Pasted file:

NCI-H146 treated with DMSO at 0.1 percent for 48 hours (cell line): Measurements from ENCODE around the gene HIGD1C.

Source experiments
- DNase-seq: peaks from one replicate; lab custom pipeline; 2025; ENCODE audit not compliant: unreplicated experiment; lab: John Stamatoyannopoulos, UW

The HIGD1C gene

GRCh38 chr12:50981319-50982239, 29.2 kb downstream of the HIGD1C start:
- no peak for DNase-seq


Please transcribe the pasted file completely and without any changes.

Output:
NCI-H146 treated with DMSO at 0.1 percent for 48 hours (cell line): Measurements from ENCODE around the gene HIGD1C.

Source experiments
- DNase-seq: peaks from one replicate; lab custom pipeline; 2025; ENCODE audit not compliant: unreplicated experiment; lab: John Stamatoyannopoulos, UW

The HIGD1C gene

GRCh38 chr12:50981319-50982239, 29.2 kb downstream of the HIGD1C start:
- no peak for DNase-seq